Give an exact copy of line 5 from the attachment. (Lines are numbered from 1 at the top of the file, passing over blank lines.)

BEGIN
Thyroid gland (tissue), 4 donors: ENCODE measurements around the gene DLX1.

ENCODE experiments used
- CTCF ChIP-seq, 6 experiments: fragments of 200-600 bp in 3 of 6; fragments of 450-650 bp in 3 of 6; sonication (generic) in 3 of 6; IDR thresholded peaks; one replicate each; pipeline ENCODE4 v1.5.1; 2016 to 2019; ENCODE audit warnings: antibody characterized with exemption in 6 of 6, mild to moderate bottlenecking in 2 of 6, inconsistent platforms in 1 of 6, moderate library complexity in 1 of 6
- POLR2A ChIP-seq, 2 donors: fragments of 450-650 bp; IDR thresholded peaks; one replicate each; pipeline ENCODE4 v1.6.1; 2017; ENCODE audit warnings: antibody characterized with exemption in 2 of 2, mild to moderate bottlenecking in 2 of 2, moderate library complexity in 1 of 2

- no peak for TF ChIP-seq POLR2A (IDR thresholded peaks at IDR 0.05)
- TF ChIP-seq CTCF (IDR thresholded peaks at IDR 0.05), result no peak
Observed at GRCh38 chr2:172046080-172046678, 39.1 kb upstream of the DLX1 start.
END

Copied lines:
- no peak for TF ChIP-seq POLR2A (IDR thresholded peaks at IDR 0.05)